King Viserys smiled. “After Driftmark,” he said. “I have proposed that we sail for Dragonstone. Do you know why I have made this proposal?”
“No, and I don’t care.”
That made the King chuckle. “I think you will,” he said. “Dragonstone is where the dragon eggs and other young hatchlings reside. I wish to give you another chance at getting a dragon for yourself. If you are bold enough to try and claim one, that is.”
The Forbidden Dragon
Aemond tensed. His head thumped him again. Only, this time the thump came with an idea. Maybe the reason no egg had hatched for him was because he was not meant for them. There was an older, larger and fiercer dragon on Driftmark that had recently become riderless… “You question my boldness, Father,” Aemond said. “I’ll show you how bold I am.”
His father studied him with care and then frowned. “If you are planning to take Vhagar,” he said, as if reading his mind. “I expressly forbid you from doing so. In fact, I expressly forbid you from going near that dragon. She is too dangerous. Her breath is so hot, it can melt a knight’s armour and cook him inside.”
Aemond scrunched up his face and folded his arms. Too dangerous? What did his father know of danger? The King did nothing but drink, feast and sleep. Aemond would show him that nothing was too dangerous. Not even Vhagar; that the heat of her breath was just a rumour made up by those who shat themselves when they saw her.
The Dragon And The Brat
The stench assaulted his nostrils. Aemond wrinkled his nose as he continued, quietly, around the cavernous corner. He smiled as he came to the open cave. Vhagar was there, sleeping peacefully on her stomach, despite being chained to the wall. Now, all Aemond had to do was tiptoe toward her, making as little noise as possible, climb onto her back and-
“You shouldn’t be here.”
Aemond’s heart ceased. He spun round to find his three-year old nephew, Prince Joffrey, behind him. “Go back to bed!” Aemon whispered sternly. “You have no business here.”
“I couldn’t sleep. I was going to my mother’s bed, but saw you sneaking out of your chambers and-”
“You should have stayed in your bed, like a big boy,” Aemond interrupted, walking up in front of him, to intimidate the little brat. “Now, go to your bed or to your mother. I don’t care. Just go away and pretend you never saw me here.”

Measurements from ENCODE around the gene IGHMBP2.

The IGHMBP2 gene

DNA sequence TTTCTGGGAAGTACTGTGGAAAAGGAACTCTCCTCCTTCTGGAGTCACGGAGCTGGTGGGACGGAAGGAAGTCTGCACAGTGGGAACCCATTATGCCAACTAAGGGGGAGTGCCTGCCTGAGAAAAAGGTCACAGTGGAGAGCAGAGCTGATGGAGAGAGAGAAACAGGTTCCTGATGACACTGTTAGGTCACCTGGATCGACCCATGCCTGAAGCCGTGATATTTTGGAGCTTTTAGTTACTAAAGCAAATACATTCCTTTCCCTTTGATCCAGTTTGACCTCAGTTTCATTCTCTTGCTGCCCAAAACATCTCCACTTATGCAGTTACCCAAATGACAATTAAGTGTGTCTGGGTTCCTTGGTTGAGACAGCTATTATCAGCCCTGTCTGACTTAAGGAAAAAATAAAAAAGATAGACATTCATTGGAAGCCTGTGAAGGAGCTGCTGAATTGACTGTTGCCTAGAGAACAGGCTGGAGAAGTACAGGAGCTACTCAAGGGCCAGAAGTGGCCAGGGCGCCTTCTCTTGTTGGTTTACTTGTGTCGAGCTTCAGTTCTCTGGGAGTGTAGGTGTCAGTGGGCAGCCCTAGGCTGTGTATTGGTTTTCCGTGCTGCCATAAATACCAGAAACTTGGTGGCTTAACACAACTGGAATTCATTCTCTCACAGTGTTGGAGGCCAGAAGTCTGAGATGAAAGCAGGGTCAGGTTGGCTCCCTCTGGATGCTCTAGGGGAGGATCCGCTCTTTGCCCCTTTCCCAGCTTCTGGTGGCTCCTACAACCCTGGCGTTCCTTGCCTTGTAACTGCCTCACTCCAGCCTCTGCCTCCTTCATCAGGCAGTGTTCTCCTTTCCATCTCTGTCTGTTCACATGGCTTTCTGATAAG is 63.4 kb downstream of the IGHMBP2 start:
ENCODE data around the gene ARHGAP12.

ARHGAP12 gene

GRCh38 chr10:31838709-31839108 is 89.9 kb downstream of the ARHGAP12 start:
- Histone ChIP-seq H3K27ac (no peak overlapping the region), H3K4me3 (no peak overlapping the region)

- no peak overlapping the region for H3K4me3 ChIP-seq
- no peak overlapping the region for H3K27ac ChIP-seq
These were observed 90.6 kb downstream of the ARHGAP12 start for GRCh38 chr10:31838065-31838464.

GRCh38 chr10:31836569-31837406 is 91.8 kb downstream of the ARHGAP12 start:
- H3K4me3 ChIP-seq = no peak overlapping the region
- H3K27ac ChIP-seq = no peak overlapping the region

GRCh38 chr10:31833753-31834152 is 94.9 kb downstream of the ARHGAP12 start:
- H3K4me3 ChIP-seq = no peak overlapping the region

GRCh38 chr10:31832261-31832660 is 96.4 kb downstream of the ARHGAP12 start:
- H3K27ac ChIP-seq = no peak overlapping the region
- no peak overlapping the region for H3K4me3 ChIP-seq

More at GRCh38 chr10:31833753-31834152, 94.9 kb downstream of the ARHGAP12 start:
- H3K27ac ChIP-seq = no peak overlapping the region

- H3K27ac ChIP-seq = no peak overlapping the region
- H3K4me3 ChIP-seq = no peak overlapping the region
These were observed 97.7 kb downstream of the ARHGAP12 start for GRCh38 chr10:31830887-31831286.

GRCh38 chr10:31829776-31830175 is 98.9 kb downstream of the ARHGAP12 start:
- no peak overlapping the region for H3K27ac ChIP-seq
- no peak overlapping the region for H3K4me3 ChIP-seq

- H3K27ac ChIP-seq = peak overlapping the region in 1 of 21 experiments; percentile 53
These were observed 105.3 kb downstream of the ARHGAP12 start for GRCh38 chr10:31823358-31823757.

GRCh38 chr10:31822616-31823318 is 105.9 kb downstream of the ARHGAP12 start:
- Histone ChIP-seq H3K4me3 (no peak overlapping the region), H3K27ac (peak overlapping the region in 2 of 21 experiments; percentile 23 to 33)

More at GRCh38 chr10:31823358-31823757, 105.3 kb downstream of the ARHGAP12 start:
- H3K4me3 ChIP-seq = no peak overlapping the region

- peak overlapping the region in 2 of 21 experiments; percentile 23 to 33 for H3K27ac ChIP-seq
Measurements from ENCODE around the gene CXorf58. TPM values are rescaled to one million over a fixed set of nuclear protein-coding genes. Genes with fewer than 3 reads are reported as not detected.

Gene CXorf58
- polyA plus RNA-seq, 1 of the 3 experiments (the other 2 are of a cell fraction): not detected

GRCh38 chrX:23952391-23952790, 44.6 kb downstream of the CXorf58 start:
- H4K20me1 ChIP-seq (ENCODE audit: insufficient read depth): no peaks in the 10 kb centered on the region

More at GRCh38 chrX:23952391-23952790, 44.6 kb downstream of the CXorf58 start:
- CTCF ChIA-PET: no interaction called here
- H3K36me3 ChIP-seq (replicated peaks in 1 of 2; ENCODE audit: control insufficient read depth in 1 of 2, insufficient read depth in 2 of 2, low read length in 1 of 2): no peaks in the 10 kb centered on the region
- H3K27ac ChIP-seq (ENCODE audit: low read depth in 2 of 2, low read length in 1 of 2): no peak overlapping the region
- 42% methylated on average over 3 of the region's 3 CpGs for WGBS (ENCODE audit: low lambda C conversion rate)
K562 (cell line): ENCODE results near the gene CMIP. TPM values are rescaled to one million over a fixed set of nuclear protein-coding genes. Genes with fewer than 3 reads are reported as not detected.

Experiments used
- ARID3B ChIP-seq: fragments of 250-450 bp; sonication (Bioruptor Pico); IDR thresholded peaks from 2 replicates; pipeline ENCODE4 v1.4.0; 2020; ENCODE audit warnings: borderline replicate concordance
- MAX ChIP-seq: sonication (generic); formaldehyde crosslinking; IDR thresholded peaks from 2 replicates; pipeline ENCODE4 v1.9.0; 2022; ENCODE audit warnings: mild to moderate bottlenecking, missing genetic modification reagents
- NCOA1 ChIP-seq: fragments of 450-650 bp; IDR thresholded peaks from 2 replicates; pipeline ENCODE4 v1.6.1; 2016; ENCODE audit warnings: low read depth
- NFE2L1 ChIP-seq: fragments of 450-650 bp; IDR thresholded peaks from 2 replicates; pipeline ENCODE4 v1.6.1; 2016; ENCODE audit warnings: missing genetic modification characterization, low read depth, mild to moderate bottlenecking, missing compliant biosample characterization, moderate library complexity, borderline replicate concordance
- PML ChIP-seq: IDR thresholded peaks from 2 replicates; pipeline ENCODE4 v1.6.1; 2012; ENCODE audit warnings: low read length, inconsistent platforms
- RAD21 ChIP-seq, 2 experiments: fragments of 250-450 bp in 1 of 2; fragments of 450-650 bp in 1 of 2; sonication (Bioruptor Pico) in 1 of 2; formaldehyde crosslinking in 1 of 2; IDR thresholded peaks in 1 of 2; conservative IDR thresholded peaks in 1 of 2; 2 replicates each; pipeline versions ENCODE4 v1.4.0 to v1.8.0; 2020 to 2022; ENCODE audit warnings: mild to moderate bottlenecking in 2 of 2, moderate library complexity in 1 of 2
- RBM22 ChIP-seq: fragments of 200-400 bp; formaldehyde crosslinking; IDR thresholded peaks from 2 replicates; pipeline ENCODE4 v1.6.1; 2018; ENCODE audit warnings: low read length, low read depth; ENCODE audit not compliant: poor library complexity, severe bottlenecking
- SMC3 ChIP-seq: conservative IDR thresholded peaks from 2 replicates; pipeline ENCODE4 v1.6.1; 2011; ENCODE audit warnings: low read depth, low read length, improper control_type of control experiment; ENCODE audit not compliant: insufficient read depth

How Do You Know That?
Joffrey blinked at him, blandly; his large brown eyes seemingly vacant to his uncle’s words. “The King said you are not allowed to go near Vhagar,” he said, in a quiet voice.
How do you know that? Neither Joffrey nor his brothers, nor his mother had been present when King Viserys had said that. Gods, word travelled fast on Driftmark. “That’s not true,” Aemond lied. “The King has said no such thing. No go back to bed!”
Aemond turned his back on Joffrey and tip-toed forward. Vhagar did not stir as he approached her. That was a good sign. By this point, the young dragons he had tried to claim had hissed at him, even if they had been asleep…
“Stop! Stop!” Joffrey wailed. “You are not allowed. Vhagar’ll burn you-”
Aemond turned around and slapped the boy across the face. The slap rang around the cavern. “I told you to shut up!” Aemond hissed. “Now, I’ll make you!”
He slapped the little brat again and shoved him with all his might, sending Joffrey into the stinking pile of dragon droppings. The droppings engulfed him.
Vhagar, when she had been ridden by Visenya during the Conquest, turning a ship into a flame.
Then, a low growl rumbled. Aemond’s stomach lowered itself inside him as he turned around to face Vhagar. If she was going to devour him, he would do it as a hero: facing his end, boldly.
The dragon looked down at Aemond, glaring at him. But she showed no sign of anger or desire to burn him. Rather, her large cat-like eyes glinted with dare.
Aemond smiled widely. Confidently, he marched up to the dragon and climbed on to her back, and saddled himself. Vhagar bellowed a roar and sprung into the air, breaking her chains.
Up and up and up they went. Aemond’s heart quickened as the wind rushed past him; as his hair whipped across his face; and as his eyes watered. At last, Aemond Targaryan had found his dragon.